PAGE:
Big Tishman project moves forward in Long Island City

Tishman Speyer might have dropped its deal with the Metropolitan Transportation Authority this week for the massive development of Hudson Yards. But flying under the radar is the firm’s big commercial project in Long Island City, Queens, where the first stirrings of work have begun.

A portion of the long-awaited 3.2-million-square-foot complex, dubbed Gotham Center, is slated to be built on a city-owned site occupied by a municipal parking garage, where demolition could begin soon. The site is on the south side of Queens Plaza, at the corner of Queens Boulevard and Jackson Avenue.

Queens broker John Maltz, president of Greiner-Maltz Real Estate, said he had heard that the city Department of Health and Mental Hygiene could be leasing up to 600,000 square feet of the complex’s first building, which will be 800,000 square feet.

Permits for a shed and scaffolding, which often precede demolitions, were approved by the city Department of Buildings in February. The scaffolding is finally going up this week. However, no building plans or plan to demolish the city’s garage have been filed on the DOB’s Web site.

The long-awaited project is split into two parts: a garage and office tower west of Jackson Avenue on the site of the municipal garage; and a possible commercial and residential development east of Jackson Avenue on privately-owned land, a source familiar with the deal said.

Tishman Speyer and partner Med-Mac Properties, a trust held by a member of the Modell family (which owns Modell’s Sporting Goods stores), are negotiating with the city Economic Development Corp. on the deal, the source said.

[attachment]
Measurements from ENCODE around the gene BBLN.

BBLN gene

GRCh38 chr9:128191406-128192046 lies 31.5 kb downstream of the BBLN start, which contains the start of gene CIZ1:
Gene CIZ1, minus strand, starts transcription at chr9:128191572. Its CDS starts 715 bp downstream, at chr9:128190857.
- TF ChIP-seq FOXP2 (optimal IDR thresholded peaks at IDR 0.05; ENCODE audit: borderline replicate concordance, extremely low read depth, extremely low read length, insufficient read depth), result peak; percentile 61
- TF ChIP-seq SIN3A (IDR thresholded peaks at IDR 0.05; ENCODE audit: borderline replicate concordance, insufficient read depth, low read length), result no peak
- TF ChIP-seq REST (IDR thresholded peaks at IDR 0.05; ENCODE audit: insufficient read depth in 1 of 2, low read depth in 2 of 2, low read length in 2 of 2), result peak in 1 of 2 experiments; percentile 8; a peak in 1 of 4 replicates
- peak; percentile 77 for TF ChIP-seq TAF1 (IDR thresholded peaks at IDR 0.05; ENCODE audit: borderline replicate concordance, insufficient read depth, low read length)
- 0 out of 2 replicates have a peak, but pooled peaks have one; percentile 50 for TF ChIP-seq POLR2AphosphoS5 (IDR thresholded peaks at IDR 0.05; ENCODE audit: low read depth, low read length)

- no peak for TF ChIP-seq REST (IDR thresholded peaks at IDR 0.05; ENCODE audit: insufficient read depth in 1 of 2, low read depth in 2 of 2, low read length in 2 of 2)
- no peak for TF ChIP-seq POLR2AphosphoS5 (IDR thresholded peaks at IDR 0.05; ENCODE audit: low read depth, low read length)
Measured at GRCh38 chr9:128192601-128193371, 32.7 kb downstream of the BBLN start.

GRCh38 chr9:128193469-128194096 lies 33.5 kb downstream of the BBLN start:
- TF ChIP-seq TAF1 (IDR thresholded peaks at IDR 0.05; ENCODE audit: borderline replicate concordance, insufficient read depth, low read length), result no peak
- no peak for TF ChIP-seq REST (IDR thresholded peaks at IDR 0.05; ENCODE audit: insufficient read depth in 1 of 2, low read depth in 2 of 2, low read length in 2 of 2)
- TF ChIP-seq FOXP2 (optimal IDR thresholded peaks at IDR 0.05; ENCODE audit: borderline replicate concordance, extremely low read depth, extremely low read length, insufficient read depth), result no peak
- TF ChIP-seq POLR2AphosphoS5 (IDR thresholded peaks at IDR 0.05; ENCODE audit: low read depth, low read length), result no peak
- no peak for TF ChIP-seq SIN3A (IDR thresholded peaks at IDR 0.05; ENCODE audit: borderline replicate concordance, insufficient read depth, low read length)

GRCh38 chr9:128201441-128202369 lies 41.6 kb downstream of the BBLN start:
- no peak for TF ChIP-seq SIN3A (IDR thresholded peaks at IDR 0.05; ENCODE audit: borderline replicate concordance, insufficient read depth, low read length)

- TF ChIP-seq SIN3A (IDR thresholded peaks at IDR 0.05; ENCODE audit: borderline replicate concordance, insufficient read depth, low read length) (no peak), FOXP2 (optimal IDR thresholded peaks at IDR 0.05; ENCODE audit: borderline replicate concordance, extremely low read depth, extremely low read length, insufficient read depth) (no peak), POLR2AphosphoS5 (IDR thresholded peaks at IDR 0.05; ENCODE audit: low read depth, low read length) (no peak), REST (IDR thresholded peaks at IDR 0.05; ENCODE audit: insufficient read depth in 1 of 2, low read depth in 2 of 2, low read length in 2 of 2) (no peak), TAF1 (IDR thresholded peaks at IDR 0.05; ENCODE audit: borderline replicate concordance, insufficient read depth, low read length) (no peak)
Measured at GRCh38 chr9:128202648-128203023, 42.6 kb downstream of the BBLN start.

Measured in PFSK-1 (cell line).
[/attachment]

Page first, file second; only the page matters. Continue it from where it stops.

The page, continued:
Med-Mac Properties holds a long-term lease on the garage site, but Tishman Speyer could take title to the plot, the source said.

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On the east side of Jackson Avenue, Tishman Speyer has an option to be a partner with Outlet City, another trust held by a member of the Modell family. That property is held by companies affiliated with Outlet City, city property records show.

“We heard there would be a heavy retail component on the ground floor with condos above,” Maltz said.

A spokeswoman for Tishman Speyer declined to comment. A spokesman for Modell’s also declined to comment.

Queens Plaza was included in a 2001 rezoning of Long Island City as part of a city effort to spur development near the transit hub, where the 7, R, E, N and W lines converge.

The bunker-like concrete parking structure was closed in February.

Gayle Baron, president of the Long Island City Business Development Corp., said the area’s rapid residential development needs to be balanced with more office space.

“I think it is important to get commercial into the mix,” she said. “I think there will be a need for this type of office space. Although in the short term you are going to have to figure out who is the anchor tenant.”

John Cicero, managing principal of commercial appraiser Miller Cicero, said the development is “part of the long-term plan. The city really wanted to redevelop that area which is a great transit route and a great location for offices.” 

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